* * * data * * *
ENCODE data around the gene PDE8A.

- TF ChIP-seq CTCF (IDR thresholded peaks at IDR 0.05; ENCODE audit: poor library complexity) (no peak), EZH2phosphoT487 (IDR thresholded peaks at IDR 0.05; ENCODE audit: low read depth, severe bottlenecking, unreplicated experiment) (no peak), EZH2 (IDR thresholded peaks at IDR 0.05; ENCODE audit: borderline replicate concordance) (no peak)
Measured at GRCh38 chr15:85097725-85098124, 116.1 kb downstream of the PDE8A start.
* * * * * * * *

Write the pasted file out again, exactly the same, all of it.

ENCODE data around the gene PDE8A.

- TF ChIP-seq CTCF (IDR thresholded peaks at IDR 0.05; ENCODE audit: poor library complexity) (no peak), EZH2phosphoT487 (IDR thresholded peaks at IDR 0.05; ENCODE audit: low read depth, severe bottlenecking, unreplicated experiment) (no peak), EZH2 (IDR thresholded peaks at IDR 0.05; ENCODE audit: borderline replicate concordance) (no peak)
Measured at GRCh38 chr15:85097725-85098124, 116.1 kb downstream of the PDE8A start.